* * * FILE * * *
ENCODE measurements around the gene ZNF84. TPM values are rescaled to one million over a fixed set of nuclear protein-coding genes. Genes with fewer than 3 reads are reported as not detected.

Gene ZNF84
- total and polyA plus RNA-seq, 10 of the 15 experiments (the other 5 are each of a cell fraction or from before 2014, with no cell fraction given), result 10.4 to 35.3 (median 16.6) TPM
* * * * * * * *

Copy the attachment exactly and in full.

ENCODE measurements around the gene ZNF84. TPM values are rescaled to one million over a fixed set of nuclear protein-coding genes. Genes with fewer than 3 reads are reported as not detected.

Gene ZNF84
- total and polyA plus RNA-seq, 10 of the 15 experiments (the other 5 are each of a cell fraction or from before 2014, with no cell fraction given), result 10.4 to 35.3 (median 16.6) TPM